Drake offers an invaluable genealogy of Marxist thinkers and demonstrates how Marx and Marxism--far from being a monolithic ideology--were adapted to Italian political, economic, and cultural realities on the ground. In Drake's reading, Mussolini and the forgotten Amadeo Bordiga both come off as more sincere than does Gramsci. This challenge to the usual saintly portrait of Gramsci is welcome, as Drake is honest in both his criticism and praise. It is indeed a formidable cast of characters, but Drake does not neglect non-Marxist thinkers such as Filippo Turati (the grand old man of Italian socialism), Karl Kautsky, Eduard Bernstein, Vilfredo Pareto, and Georges Sorel. (Stanislao G. Pugliese Journal of Modern History)

About the Author

Richard Drake is Professor of History, University of Montana and the author of The Revolutionary Mystique and Terrorism in Contemporary Italy (winner of the American Historical Association's Howard R. Marraro Prize).

More About the Author

Richard Drake is a historian of Europe and the United States. After graduate work in American history at Brown University and UC Santa Barbara, he earned a PhD at UCLA in 1976 with a specialty in European history. He then taught at UCLA, UC Irvine, Wellesley College, and Princeton University before joining the University of Montana history department. His courses at UM include European Cultural and Intellectual History, Contemporary Europe, Modern Italy, and Terrorism in the Modern World. After publishing four books about Italian history, the course on terrorism prompted the expansion of his research interests to include the United States.

One of the texts for the course is Osama bin Laden's Messages to the World, where he claims that the 1920 Treaty of Sèvres placed Muslim relations with the West on the path that led directly to 9/11. Under the imperialists' guise of League of Nations mandates, the Treaty of Sèvres transferred the Arab lands of the former Ottoman Empire to new occupying powers: Great Britain, France, Italy, and--behind the scenes--their financial associates in New York City. To understand what bin Laden meant, it became necessary to examine the origins of the First World War and the ways in which its direful aftermath created or augmented the forces contributing to today's wars. The 1917 American intervention in the First World War determined this seminal conflict's outcome.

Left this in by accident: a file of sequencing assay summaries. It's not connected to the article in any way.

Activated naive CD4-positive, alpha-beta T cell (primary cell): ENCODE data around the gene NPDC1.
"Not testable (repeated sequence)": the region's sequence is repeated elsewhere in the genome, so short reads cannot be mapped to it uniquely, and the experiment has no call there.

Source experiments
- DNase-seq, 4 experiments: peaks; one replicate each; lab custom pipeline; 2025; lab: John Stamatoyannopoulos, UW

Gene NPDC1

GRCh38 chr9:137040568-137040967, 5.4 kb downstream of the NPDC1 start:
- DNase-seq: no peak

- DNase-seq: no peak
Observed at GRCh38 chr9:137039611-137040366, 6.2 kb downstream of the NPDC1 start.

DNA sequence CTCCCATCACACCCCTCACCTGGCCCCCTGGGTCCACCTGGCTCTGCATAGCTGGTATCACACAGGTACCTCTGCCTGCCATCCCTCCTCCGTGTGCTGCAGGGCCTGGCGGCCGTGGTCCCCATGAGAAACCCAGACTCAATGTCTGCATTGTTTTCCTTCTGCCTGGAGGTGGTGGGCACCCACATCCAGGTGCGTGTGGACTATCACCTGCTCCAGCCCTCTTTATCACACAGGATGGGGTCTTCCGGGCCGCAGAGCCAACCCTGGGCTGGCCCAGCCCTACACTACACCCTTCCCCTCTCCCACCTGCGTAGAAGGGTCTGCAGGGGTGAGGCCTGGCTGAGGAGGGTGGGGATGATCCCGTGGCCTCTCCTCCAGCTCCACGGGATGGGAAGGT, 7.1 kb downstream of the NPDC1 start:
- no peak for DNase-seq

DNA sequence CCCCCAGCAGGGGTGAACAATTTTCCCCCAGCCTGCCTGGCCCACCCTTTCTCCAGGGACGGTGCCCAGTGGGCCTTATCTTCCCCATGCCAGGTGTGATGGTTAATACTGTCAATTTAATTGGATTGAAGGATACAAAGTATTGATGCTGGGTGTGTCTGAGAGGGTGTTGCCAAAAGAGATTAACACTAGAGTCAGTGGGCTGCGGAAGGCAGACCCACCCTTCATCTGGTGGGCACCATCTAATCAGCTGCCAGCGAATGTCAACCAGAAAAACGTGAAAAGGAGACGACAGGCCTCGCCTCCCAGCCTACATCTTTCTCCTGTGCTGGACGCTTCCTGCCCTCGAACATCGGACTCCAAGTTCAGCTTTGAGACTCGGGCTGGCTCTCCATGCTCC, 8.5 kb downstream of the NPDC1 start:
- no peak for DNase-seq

Research into the momentous American war to make the world safe for democracy repeatedly brought forth the name of Senator Robert La Follette. Among wartime American leaders, he played an outstanding part opposing intervention in the conflict, war-profiteering, the erosion of constitutional freedoms, and the treaties that ended the fighting. No book, however, could be found that traced the evolution of La Follette's thinking from his initial belief in the beneficence of American foreign policy to the complete breakdown of that faith. The Education of an Anti-Imperialist: Robert La Follette and U.S. Expansion is intended to fill that gap in the historical literature and to draw attention to the prophetic character of his warnings about the dangers to the world and the United States of its militarism and imperialism.

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5 of 8 people found the following review helpful By Niv Savariego on September 1, 2008
Format: Hardcover
Richard Drake supplies us with a bird's eye view of Italian Marxism. The subject matter is highly interesting and there are not enough books on the subject for those of us who cannot read Italian.
All of the major thinkers are dealt with, their biographies and theories are summarized briefly.

But Richard Drake is obviously no Marxist himself, and he makes it quite clear that his sympathies lay elsewhere. We get to read many cynical remarks concerning Italian Marxist intellectuals, Prof. Drake usualy depicts them as over-enthusiastic childish idealsits, who keep on deceiving themselves and others about reality and facts.
In fact, if you read only this book, you might get some curious impressions about Italian Marxism. For example, Gramsci has become a "saint" for the international left because of his emotional troubled life, not his theory. Prof. Drake, while giving the briefest biography of each intellectual, never misses an opportunity to describe a love-affair, usually depicted as a functional "emotional reaction" to political or theoretical failure.
Somewhat tellingly, the only "intellectual" who suffers no cynicism and gets a rather positive review is a young Benito Mussolini (!), whose apparent opportunism is said to have been exaggerated by historians.

Prof. Drake obviously has done some research, and his book is an interesting read with the occasional illuminating detail. This could have been a major textbook on Italian Marxism, if only he had spared us his tongue in cheek and crude psychologism.
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0 of 4 people found the following review helpful By Tigrotto on May 8, 2009
Format: Hardcover
The one review on this site is more guilty of prejudice than that Prof. Drake is accused of. Has that reviewer read the comments of the long array of other reviewers that Amazon has provided on this site? Several of them are well known scholars of modern Italy with impressive credentials in the field. What sort of bitterness has motivated this reviewer, or is it merely profound ignorance?